Once the investigation phase is complete and all the evidence analysed, the chief inspector will normally hold a meeting with industry experts who will assist him or her in developing targeted recommendations to improve safety and help prevent a reoccurrence. The scope of recommendations can range from a locally targeted recommendation to improve, for example, working practices, training or signage, to a recommendation to government to introduce or amend the regulations governing a particular activity. The important principle underlying all recommendations is that they should be achievable, effective and result in improvements to safety, and over 97% of MAIB recommendations are accepted and implemented. 

Finally, before an MAIB investigation report is published, it is circulated to those involved and other stakeholders for a 30-day period of consultation. This is the opportunity for anyone who might be adversely affected by the report’s conclusions to comment. All comments made as part of the consultation process are considered, feedback is given and, if appropriate, the report is amended before it is published on the MAIB website. Concise safety flyers for investigations with learning particularly relevant to the fishing industry, which summarise the report findings and safety recommendations, are also produced.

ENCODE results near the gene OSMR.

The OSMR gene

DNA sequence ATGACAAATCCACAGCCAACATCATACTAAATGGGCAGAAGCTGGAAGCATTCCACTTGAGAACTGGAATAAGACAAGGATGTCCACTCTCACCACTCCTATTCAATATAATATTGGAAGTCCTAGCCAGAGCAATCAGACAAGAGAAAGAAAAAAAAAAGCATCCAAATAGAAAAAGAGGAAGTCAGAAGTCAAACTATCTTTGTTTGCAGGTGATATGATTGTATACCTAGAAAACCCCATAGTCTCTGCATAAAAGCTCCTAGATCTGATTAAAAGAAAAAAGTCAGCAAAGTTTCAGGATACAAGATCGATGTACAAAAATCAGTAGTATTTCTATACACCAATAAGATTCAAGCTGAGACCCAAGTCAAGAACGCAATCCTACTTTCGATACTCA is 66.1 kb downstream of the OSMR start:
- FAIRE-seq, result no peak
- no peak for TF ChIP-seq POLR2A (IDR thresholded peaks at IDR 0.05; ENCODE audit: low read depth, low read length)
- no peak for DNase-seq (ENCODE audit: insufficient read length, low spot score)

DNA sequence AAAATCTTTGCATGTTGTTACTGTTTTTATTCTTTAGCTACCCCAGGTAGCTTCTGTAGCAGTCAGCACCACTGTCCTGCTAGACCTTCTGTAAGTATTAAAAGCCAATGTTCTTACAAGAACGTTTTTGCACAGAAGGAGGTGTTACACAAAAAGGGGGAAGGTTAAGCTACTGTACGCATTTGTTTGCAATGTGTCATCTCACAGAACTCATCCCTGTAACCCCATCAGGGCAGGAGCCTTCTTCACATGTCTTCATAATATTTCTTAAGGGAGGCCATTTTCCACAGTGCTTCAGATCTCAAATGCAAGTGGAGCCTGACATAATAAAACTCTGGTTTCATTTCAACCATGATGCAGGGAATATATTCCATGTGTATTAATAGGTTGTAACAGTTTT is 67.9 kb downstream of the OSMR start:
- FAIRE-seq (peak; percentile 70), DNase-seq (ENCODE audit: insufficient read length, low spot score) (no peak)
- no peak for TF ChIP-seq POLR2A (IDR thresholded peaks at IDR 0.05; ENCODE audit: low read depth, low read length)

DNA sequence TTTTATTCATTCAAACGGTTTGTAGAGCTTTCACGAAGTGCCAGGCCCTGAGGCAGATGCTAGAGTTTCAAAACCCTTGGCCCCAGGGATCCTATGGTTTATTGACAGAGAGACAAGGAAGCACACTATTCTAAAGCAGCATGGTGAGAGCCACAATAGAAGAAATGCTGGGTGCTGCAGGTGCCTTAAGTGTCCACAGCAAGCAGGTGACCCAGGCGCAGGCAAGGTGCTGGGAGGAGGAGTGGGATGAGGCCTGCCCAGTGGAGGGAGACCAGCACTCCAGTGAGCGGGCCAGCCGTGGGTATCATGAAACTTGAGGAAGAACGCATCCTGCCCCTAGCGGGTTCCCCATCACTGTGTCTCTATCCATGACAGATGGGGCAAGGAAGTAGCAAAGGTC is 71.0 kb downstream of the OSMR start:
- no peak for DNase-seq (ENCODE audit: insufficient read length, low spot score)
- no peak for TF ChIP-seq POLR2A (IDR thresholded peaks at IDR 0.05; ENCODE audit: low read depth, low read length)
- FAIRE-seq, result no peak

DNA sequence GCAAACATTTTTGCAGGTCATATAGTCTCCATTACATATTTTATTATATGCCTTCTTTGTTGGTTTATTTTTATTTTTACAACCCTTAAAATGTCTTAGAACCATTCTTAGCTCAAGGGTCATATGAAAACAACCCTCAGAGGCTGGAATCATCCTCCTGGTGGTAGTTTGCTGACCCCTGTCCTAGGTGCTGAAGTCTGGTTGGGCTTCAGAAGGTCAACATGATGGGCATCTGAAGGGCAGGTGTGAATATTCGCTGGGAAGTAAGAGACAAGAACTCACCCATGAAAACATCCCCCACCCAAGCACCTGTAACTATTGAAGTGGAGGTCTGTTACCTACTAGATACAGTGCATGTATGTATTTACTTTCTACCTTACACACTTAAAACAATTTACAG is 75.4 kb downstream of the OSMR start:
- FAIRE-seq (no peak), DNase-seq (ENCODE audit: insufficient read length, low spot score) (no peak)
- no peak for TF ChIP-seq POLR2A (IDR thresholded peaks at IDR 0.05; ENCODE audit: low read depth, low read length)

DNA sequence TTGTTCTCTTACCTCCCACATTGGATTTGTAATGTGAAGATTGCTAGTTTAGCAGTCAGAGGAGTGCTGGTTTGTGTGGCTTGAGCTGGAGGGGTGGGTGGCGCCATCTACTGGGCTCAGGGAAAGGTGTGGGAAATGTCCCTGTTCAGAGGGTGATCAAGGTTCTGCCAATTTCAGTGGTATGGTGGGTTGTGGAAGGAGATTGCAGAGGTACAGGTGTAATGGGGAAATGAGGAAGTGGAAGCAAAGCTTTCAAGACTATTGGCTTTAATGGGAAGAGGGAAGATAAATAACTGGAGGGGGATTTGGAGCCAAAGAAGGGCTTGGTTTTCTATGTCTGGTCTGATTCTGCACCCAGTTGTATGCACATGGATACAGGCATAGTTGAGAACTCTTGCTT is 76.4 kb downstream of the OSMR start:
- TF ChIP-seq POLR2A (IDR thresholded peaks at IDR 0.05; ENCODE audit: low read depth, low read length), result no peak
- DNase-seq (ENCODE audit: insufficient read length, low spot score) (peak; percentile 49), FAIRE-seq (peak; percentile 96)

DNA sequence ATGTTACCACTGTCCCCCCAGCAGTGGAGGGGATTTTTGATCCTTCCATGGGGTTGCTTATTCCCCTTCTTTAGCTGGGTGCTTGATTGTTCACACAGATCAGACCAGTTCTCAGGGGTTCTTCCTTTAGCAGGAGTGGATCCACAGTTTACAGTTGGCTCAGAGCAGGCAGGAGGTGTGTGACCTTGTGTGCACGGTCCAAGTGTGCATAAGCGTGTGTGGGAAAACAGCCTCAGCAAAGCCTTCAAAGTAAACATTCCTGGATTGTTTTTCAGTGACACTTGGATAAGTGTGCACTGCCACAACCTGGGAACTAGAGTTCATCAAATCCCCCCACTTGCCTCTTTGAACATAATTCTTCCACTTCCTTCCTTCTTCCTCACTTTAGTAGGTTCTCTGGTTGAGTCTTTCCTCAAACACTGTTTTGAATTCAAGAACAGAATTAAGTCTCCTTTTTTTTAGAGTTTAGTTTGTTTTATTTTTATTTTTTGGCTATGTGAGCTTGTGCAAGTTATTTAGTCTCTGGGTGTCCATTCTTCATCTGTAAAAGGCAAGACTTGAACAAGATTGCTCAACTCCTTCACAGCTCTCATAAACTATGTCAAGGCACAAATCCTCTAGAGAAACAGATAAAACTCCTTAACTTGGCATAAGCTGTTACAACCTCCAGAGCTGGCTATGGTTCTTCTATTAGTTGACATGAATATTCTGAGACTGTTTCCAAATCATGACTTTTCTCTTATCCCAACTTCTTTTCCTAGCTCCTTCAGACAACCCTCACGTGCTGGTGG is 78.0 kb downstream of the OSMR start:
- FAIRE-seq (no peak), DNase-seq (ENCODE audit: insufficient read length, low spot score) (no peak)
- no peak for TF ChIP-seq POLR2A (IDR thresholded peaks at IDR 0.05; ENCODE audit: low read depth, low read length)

The Home and Dry campaign has increased compliance with PFD regulations, but there is still work to be done, says the MAIB. (Photo: FISG)

Key concerns relating to the fishing industry